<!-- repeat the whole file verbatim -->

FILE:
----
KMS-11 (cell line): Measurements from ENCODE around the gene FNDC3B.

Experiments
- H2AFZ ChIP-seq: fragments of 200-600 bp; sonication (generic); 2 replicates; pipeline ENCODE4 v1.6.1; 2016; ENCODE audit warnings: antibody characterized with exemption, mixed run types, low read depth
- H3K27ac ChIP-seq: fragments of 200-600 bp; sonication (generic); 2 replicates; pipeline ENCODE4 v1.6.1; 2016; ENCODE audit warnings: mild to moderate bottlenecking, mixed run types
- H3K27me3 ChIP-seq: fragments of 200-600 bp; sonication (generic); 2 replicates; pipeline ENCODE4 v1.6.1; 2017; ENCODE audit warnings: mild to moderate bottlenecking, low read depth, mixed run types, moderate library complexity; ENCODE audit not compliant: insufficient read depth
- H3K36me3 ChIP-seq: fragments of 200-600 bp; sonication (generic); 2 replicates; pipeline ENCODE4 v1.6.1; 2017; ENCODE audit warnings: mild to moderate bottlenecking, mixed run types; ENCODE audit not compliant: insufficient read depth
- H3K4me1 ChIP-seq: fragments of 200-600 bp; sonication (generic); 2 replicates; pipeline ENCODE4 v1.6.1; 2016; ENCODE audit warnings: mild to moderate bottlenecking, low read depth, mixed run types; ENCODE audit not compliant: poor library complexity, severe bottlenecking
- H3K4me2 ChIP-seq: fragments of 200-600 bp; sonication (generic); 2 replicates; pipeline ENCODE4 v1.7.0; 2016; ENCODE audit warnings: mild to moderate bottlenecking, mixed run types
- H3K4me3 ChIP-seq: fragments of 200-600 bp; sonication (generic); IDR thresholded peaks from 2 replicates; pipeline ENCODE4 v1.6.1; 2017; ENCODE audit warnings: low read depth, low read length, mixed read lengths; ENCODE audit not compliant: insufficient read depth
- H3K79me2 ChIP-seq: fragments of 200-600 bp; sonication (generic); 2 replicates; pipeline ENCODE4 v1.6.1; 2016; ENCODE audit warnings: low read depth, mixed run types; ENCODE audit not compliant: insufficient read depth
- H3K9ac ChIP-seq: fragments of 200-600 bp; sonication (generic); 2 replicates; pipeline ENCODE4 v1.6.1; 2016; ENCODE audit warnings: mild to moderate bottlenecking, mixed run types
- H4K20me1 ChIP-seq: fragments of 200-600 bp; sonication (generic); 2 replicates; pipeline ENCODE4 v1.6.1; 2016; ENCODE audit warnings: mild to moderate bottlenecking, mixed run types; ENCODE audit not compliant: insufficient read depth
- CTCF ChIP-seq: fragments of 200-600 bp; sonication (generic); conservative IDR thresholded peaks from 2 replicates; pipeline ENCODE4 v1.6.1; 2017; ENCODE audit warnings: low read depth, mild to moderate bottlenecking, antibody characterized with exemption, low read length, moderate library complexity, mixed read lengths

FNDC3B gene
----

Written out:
KMS-11 (cell line): Measurements from ENCODE around the gene FNDC3B.

Experiments
- H2AFZ ChIP-seq: fragments of 200-600 bp; sonication (generic); 2 replicates; pipeline ENCODE4 v1.6.1; 2016; ENCODE audit warnings: antibody characterized with exemption, mixed run types, low read depth
- H3K27ac ChIP-seq: fragments of 200-600 bp; sonication (generic); 2 replicates; pipeline ENCODE4 v1.6.1; 2016; ENCODE audit warnings: mild to moderate bottlenecking, mixed run types
- H3K27me3 ChIP-seq: fragments of 200-600 bp; sonication (generic); 2 replicates; pipeline ENCODE4 v1.6.1; 2017; ENCODE audit warnings: mild to moderate bottlenecking, low read depth, mixed run types, moderate library complexity; ENCODE audit not compliant: insufficient read depth
- H3K36me3 ChIP-seq: fragments of 200-600 bp; sonication (generic); 2 replicates; pipeline ENCODE4 v1.6.1; 2017; ENCODE audit warnings: mild to moderate bottlenecking, mixed run types; ENCODE audit not compliant: insufficient read depth
- H3K4me1 ChIP-seq: fragments of 200-600 bp; sonication (generic); 2 replicates; pipeline ENCODE4 v1.6.1; 2016; ENCODE audit warnings: mild to moderate bottlenecking, low read depth, mixed run types; ENCODE audit not compliant: poor library complexity, severe bottlenecking
- H3K4me2 ChIP-seq: fragments of 200-600 bp; sonication (generic); 2 replicates; pipeline ENCODE4 v1.7.0; 2016; ENCODE audit warnings: mild to moderate bottlenecking, mixed run types
- H3K4me3 ChIP-seq: fragments of 200-600 bp; sonication (generic); IDR thresholded peaks from 2 replicates; pipeline ENCODE4 v1.6.1; 2017; ENCODE audit warnings: low read depth, low read length, mixed read lengths; ENCODE audit not compliant: insufficient read depth
- H3K79me2 ChIP-seq: fragments of 200-600 bp; sonication (generic); 2 replicates; pipeline ENCODE4 v1.6.1; 2016; ENCODE audit warnings: low read depth, mixed run types; ENCODE audit not compliant: insufficient read depth
- H3K9ac ChIP-seq: fragments of 200-600 bp; sonication (generic); 2 replicates; pipeline ENCODE4 v1.6.1; 2016; ENCODE audit warnings: mild to moderate bottlenecking, mixed run types
- H4K20me1 ChIP-seq: fragments of 200-600 bp; sonication (generic); 2 replicates; pipeline ENCODE4 v1.6.1; 2016; ENCODE audit warnings: mild to moderate bottlenecking, mixed run types; ENCODE audit not compliant: insufficient read depth
- CTCF ChIP-seq: fragments of 200-600 bp; sonication (generic); conservative IDR thresholded peaks from 2 replicates; pipeline ENCODE4 v1.6.1; 2017; ENCODE audit warnings: low read depth, mild to moderate bottlenecking, antibody characterized with exemption, low read length, moderate library complexity, mixed read lengths

FNDC3B gene